All Creatures Great & Small

By Jackson, Devon | Southwest Art, December 1, 2006 | Go to article overview

All Creatures Great & Small

Jackson, Devon, Southwest Art

THERE'S SOMETHING BOTH MEDIEVAL AND MODERN-DAY, antiquated yet bright, about Carol Eckert's artworks. The age-old part of it has to do with the ancient arts of basketry and tapestry, vocations dating back millennia and spawning continents and civilizations. The contemporary part comes from the vivid colors of her cotton embroidery thread, the three-dimensional airiness of her soft sculptures, and the cheerful joie de vivre of her birds and animals.

Although reminiscent of the baskets of the Papago of southern Arizona (also known as the Tohono O'odham) and the unicorn tapestries at the Cloisters (housing the Metropolitan Museum of Art's medieval European collection in Manhattan), and indebted too to the animal motifs popular in the early 20th-century Arts and Crafts movement, Eckert's carefully coiled menageries exude a lightheartedness that's all her own. An almost childlike lightheartedness that's reflective of the fables, myths, parables, and other tales Eckert so dearly loves.

"I've always loved mythology and animals, and I'm a very big reader," says Eckert from her home in Phoenix, AZ, where she's lived almost her entire adult life. "The narrative quality of my work comes from that, from a love of fables and mythology and art history."

Her works, though, aren't so much morality tales or lessons on how to live as they are celebrations of the roles that animals have in the lives of humans. Her three-tiered ABRAHAM'S SACRIFICE, for instance, barely hints at the impending sacrifice intended for the centrally located rams. Instead, the piece offers up the feeling of creaturely cohabitation. Similarly, there's nothing morbid about SOUL FLIGHT (whereupon birds and animals perch symmetrically around and atop a sort of Jewish Sephiroth tree, reminiscent of that in the Kabbalah) or intimidating about CELTIC SCEPTOR (where the intertwined snakes typical of this druidic motif are of such a rich lavender that they look almost edible).

Born and raised in North Carolina, Eckert received a bachelor of science degree with high distinction in painting from Arizona State University in 1967. An abstract painter back then, she got a job teaching painting and drawing at a community art center. But she was much more interested in what her peers were up to in the center's adjoining rooms-the fiber arts and ceramics studios.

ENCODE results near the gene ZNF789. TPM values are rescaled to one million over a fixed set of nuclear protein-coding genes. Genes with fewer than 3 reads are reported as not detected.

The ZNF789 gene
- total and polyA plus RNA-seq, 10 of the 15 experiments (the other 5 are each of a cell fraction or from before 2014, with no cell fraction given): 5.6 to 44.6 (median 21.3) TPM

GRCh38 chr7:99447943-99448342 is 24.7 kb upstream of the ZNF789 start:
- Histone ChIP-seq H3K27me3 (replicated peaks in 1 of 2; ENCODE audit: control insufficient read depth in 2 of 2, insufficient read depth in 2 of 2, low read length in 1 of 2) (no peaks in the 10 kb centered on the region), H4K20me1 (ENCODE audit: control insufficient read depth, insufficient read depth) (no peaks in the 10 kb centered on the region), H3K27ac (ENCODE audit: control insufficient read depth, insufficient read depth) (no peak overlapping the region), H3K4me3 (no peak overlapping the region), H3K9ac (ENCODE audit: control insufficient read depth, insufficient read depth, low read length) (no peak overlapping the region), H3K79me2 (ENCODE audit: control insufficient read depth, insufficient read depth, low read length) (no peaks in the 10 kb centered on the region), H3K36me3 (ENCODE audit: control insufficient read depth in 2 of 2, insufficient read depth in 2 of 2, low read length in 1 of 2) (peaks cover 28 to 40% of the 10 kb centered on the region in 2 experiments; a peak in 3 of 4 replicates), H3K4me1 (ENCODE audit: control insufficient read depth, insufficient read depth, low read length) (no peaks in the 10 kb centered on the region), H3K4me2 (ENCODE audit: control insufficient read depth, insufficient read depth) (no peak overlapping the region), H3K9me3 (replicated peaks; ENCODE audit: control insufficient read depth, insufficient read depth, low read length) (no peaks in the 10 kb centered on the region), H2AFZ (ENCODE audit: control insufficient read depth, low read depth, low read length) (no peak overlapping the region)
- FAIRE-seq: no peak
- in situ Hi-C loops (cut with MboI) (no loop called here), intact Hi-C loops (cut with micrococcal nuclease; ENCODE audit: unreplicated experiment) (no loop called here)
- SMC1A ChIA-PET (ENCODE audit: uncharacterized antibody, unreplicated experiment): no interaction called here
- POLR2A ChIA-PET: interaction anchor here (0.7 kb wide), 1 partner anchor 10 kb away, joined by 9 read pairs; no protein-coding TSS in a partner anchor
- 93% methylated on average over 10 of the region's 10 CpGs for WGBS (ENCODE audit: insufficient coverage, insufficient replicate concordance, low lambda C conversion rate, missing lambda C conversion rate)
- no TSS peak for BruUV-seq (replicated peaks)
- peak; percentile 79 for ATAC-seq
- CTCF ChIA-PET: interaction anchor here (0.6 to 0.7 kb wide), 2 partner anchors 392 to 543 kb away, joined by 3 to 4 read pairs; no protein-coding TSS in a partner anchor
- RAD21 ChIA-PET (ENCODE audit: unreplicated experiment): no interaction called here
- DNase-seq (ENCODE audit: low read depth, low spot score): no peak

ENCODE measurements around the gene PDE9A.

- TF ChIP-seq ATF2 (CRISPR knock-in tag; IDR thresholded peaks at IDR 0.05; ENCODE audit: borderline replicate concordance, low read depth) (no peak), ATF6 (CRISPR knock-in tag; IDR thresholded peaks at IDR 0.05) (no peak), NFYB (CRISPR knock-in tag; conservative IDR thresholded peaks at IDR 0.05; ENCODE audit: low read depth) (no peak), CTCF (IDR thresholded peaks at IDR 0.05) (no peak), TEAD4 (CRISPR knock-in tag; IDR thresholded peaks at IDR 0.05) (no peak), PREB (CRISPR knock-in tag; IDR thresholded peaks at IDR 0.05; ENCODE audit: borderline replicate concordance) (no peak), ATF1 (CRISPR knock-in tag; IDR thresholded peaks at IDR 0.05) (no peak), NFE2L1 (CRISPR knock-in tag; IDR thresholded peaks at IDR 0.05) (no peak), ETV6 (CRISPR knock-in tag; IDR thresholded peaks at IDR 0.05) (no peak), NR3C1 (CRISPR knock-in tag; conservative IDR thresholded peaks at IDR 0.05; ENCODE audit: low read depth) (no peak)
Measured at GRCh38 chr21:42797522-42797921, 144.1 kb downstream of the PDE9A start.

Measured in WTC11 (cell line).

Gradually, she moved from the abstract to the tangible-from painting to clay. She even built herself a kiln in her back yard. As satisfying as that work was, however, she ultimately decided to move on. "I'd gotten into clay because I was interested in the three-dimensional forms," explains Eckert. "But I wasn't thrilled with it technically."

In about 1981, while teaching at a children's art center, Eckert came across an article about basketry. "I thought it would be good for the kids to learn," she recalls, "and then 7 got into it." Soon, very soon, she'd immersed herself in it. Or, more accurately, she'd discovered herself and her true artistic calling. "It wasn't until I accidentally stumbled into basketry that I found a direction that was right for me," admits Eckert. "It came as real simple, and very quickly, it just felt right. I discovered I had this ability with coiled basketry."

STARTING OUT SMALL AND FOCUSING on vessel-based pieces, Eckert soon made an even more momentous discovery: She found an old photograph of a Yoruba headdress. "It was this incredible beaded thing," she remembers. "The image of that piece made me think of animals as something to use. So I started with one bird. Then I expanded from there."

Eventually, her pieces became larger and more complex, and more satisfying. "Coiling combined the two areas I'd been working in but hadn't found much satisfaction from," says Eckert, who'd already embroidered and quilted as a girl ("I did all that campfire girl group stuff," she confesses, "so I felt comfortable with all of it") and knitted as an adult. "It had a very similar process to tapestry and weaving, and it had elements of day and ceramics to it, too. …